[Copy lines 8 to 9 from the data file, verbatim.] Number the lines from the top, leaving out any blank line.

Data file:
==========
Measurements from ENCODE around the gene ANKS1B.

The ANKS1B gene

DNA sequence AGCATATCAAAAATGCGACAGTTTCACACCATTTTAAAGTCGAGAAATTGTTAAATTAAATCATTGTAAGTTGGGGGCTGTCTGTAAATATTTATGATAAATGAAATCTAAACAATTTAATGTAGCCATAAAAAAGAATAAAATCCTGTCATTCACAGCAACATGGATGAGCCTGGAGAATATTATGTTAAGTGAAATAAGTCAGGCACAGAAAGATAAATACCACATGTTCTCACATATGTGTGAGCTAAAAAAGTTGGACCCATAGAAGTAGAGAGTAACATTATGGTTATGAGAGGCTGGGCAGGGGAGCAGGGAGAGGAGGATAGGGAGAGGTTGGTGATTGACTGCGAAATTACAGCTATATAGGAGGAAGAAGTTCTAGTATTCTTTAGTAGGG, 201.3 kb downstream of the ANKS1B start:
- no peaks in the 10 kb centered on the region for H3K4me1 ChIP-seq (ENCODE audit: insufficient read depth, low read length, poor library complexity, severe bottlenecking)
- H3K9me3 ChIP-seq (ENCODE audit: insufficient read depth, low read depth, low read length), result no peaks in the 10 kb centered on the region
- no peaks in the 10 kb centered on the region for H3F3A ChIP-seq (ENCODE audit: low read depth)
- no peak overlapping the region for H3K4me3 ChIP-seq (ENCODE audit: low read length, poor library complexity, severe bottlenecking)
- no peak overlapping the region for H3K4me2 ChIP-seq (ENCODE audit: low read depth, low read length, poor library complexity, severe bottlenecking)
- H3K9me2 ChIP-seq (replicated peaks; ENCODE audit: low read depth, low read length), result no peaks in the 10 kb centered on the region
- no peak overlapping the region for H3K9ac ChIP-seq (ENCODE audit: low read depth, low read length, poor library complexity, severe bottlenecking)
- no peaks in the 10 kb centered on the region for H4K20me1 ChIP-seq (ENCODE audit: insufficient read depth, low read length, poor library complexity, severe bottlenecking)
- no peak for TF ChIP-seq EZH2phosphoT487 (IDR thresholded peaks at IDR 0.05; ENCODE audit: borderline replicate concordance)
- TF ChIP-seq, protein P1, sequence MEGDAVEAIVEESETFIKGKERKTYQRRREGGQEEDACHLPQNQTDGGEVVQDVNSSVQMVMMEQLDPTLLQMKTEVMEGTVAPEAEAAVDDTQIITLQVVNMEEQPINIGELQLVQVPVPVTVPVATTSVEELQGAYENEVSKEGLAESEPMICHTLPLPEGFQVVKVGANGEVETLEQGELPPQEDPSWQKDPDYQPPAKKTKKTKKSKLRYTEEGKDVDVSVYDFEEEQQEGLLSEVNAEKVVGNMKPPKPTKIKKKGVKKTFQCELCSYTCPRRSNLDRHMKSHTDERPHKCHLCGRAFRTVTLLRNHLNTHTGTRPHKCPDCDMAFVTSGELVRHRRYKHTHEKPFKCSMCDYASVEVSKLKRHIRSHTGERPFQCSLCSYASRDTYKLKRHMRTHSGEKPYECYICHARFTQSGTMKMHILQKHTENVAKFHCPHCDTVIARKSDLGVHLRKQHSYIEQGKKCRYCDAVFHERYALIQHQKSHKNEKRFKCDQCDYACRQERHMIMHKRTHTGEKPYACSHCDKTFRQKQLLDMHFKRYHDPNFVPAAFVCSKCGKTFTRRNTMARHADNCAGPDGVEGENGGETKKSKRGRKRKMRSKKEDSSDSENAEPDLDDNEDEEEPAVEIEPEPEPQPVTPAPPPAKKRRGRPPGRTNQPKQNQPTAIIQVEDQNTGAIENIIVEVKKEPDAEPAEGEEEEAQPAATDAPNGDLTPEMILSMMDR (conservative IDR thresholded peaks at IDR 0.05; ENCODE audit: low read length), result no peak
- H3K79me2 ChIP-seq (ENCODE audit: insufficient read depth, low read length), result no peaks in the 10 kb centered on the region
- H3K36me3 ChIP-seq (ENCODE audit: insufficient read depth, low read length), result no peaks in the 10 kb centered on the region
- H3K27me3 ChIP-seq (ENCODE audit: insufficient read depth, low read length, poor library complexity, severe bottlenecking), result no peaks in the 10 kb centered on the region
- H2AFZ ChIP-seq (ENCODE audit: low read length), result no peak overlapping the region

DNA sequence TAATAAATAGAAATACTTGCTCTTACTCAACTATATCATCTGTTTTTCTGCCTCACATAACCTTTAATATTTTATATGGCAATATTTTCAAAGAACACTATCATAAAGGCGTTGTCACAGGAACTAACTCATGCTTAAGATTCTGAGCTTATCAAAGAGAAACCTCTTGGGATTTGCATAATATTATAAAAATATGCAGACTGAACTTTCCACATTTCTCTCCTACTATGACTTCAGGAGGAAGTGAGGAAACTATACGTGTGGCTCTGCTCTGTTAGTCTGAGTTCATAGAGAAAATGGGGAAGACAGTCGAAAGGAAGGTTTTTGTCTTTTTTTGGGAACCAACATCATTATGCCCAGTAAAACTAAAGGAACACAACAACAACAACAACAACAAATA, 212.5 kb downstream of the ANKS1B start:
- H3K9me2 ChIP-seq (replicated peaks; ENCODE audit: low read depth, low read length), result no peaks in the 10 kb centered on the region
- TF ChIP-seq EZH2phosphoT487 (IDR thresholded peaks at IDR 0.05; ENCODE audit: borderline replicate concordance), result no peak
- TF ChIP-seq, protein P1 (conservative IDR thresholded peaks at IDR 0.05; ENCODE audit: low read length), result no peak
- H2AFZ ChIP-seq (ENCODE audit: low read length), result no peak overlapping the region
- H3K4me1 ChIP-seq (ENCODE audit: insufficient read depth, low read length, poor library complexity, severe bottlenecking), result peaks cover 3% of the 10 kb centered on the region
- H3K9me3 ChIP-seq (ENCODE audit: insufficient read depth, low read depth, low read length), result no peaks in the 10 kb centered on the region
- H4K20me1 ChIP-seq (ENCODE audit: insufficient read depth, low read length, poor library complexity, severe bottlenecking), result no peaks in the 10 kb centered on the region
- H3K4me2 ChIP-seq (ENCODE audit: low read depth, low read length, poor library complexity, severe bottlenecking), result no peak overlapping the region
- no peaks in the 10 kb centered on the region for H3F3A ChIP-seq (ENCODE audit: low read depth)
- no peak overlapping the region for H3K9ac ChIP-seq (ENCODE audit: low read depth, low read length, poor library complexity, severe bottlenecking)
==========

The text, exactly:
- no peak overlapping the region for H3K4me2 ChIP-seq (ENCODE audit: low read depth, low read length, poor library complexity, severe bottlenecking)
- H3K9me2 ChIP-seq (replicated peaks; ENCODE audit: low read depth, low read length), result no peaks in the 10 kb centered on the region